What's New in the Treatment of Hypertension?
What's New in the Treatment of Hypertension?
Q: An oral renin inhibitor, aliskiren, recently became available. Does it have any advantages over angiotensin-converting enzyme (ACE) inhibitors or angiotensin receptor blockers (ARBs)?
A: Aliskiren represents the fourth class of antihypertensive agents to lower blood pressure through actions on the renin-angiotensin system (RAS). The other 3 classes are b-adrenergic blockers, ACE inhibitors, and ARBs. However, with these earlier agents, RAS blockade remains incomplete because of compensatory increases in plasma renin activity (PRA) that result from interruption of the negative feedback effect that angiotensin II has on renin release. In addition, the substantial proportion of angiotensin II generated via non-ACE pathways limits the effectiveness of ACE inhibitors.
Increased PRA is associated with target organ damage; with ARBs, the reactive rise in PRA may actually represent a cardiovascular risk factor. Because PRA is the initial event in the cascade of reactions that results in the generation of angiotensin II, it has long been recognized that PRA is the optimal target for RAS blockade.
Earlier efforts to develop effective renin inhibitors did produce several agents, but these required intravenous administration and were therefore not appropriate for widespread clinical use. They were also limited by developmental costs, short duration of action, and relatively weak antihypertensive effects. These problems have apparently been overcome in the development of aliskiren.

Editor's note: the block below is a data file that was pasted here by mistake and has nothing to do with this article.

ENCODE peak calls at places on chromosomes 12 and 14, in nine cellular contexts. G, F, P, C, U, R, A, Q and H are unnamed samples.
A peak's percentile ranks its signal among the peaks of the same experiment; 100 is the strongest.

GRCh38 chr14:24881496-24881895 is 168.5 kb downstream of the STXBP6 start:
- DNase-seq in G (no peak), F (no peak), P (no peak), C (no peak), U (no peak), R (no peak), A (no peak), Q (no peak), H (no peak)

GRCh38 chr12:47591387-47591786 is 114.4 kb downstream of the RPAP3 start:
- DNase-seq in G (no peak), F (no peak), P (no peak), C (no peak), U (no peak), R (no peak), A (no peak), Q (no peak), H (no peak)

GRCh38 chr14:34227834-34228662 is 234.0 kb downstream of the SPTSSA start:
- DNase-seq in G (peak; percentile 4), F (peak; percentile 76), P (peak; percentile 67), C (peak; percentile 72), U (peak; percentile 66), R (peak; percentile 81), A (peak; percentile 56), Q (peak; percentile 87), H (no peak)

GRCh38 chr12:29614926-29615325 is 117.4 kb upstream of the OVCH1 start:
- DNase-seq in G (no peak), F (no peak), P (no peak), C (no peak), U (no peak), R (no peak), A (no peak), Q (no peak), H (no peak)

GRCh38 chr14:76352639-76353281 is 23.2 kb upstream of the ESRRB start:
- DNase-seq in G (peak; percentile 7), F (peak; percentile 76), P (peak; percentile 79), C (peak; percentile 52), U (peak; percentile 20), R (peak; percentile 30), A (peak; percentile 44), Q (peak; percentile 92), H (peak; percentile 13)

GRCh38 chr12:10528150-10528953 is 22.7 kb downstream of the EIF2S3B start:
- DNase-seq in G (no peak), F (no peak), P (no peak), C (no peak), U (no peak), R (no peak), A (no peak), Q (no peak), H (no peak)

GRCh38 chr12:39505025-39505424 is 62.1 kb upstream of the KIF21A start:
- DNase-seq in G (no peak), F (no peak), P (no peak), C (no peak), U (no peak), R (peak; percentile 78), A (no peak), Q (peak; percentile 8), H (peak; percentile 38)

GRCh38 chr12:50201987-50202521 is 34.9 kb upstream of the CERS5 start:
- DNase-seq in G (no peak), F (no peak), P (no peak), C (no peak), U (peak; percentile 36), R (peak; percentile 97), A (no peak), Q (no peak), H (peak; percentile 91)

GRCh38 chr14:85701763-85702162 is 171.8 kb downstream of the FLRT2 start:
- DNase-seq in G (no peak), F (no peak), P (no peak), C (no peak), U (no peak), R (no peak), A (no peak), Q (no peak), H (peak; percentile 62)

Evidence of efficacy. In one study of 672 patients who were randomly assigned to receive aliskiren (150, 300, or 600 mg/d) or placebo for 8 weeks, significant reductions in blood pressure were observed with all dosages of aliskiren compared with placebo.1 Aliskiren also significantly reduced mean 24-hour ambulatory blood pressure, and trough-to-peak ratios for all doses were sufficiently significant to suggest once-daily effectiveness. All 3 dosages of aliskiren reduced PRA, even though renin concentrations increased in a dose-dependent manner.
Although the 600-mg dose of aliskiren induced larger blood pressure reductions than the 300-mg dose, the differences were not statistically significant. Similar observations in other studies during the developmental process resulted in the drug being approved at dosages of 150 and 300 mg/d.
Blood pressure-lowering effects with aliskiren were similar to or greater than those seen with hydrochlorothiazide (12.5 to 25 mg/d) and similar to or greater than those of such agents as ramipril (5 to 10 mg/d), valsartan (160 to 320 mg/d), and losartan (100 mg/d). Significant additional blood pressure-lowering effects were observed when aliskiren was administered in combination with these agents.2
Pharmacokinetics. Aliskiren is poorly absorbed from the GI tract; the bioavailability of a typical dose is only 2.5%. Absorbed aliskiren appears to be eliminated via the hepatobiliary route and to some extent through oxidative metabolism.3
The pharmacokinetics of this agent have not been evaluated in patients younger than 18 years; however, in adults they appear to be similar in white, African American, and Japanese patients. The pharmacokinetics of aliskiren do not appear to be affected by the presence of mild to severe renal insufficiency—at least not to an extent that would require dose adjustment.
Overall, aliskiren appears to have a relatively low potential for drug interactions. Nonetheless, as with any new agent, clinicians should carefully review and familiarize themselves with the information in the package insert, including the drug's pharmacokinetics, potential drug interactions, toxicities, and potential contraindications.